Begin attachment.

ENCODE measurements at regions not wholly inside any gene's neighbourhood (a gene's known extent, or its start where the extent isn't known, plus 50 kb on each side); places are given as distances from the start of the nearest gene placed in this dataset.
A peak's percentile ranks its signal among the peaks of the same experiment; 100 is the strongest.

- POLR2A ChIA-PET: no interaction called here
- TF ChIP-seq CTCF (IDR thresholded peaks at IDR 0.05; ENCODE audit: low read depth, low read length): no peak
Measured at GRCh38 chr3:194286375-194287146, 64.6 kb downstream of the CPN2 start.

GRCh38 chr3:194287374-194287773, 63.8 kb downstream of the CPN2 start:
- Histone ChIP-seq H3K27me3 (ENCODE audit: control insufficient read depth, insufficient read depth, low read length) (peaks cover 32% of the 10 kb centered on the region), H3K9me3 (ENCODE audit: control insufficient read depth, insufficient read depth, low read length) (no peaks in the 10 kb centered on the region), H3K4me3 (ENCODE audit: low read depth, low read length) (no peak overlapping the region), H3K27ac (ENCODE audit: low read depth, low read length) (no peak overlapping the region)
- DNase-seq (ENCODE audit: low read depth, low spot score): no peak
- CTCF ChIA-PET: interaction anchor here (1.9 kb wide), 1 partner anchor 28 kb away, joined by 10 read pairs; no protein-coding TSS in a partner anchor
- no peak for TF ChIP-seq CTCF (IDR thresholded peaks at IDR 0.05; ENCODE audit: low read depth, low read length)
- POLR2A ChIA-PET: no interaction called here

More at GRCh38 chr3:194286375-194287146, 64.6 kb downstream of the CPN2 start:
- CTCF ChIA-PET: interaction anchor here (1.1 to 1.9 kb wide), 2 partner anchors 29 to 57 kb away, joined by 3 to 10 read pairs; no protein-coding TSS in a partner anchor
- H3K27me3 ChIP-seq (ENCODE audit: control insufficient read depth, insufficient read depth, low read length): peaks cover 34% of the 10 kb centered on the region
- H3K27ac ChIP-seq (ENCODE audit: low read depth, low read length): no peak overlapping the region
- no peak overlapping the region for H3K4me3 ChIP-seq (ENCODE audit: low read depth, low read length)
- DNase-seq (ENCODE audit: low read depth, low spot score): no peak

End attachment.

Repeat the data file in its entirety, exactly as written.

ENCODE measurements at regions not wholly inside any gene's neighbourhood (a gene's known extent, or its start where the extent isn't known, plus 50 kb on each side); places are given as distances from the start of the nearest gene placed in this dataset.
A peak's percentile ranks its signal among the peaks of the same experiment; 100 is the strongest.

- POLR2A ChIA-PET: no interaction called here
- TF ChIP-seq CTCF (IDR thresholded peaks at IDR 0.05; ENCODE audit: low read depth, low read length): no peak
Measured at GRCh38 chr3:194286375-194287146, 64.6 kb downstream of the CPN2 start.

GRCh38 chr3:194287374-194287773, 63.8 kb downstream of the CPN2 start:
- Histone ChIP-seq H3K27me3 (ENCODE audit: control insufficient read depth, insufficient read depth, low read length) (peaks cover 32% of the 10 kb centered on the region), H3K9me3 (ENCODE audit: control insufficient read depth, insufficient read depth, low read length) (no peaks in the 10 kb centered on the region), H3K4me3 (ENCODE audit: low read depth, low read length) (no peak overlapping the region), H3K27ac (ENCODE audit: low read depth, low read length) (no peak overlapping the region)
- DNase-seq (ENCODE audit: low read depth, low spot score): no peak
- CTCF ChIA-PET: interaction anchor here (1.9 kb wide), 1 partner anchor 28 kb away, joined by 10 read pairs; no protein-coding TSS in a partner anchor
- no peak for TF ChIP-seq CTCF (IDR thresholded peaks at IDR 0.05; ENCODE audit: low read depth, low read length)
- POLR2A ChIA-PET: no interaction called here

More at GRCh38 chr3:194286375-194287146, 64.6 kb downstream of the CPN2 start:
- CTCF ChIA-PET: interaction anchor here (1.1 to 1.9 kb wide), 2 partner anchors 29 to 57 kb away, joined by 3 to 10 read pairs; no protein-coding TSS in a partner anchor
- H3K27me3 ChIP-seq (ENCODE audit: control insufficient read depth, insufficient read depth, low read length): peaks cover 34% of the 10 kb centered on the region
- H3K27ac ChIP-seq (ENCODE audit: low read depth, low read length): no peak overlapping the region
- no peak overlapping the region for H3K4me3 ChIP-seq (ENCODE audit: low read depth, low read length)
- DNase-seq (ENCODE audit: low read depth, low spot score): no peak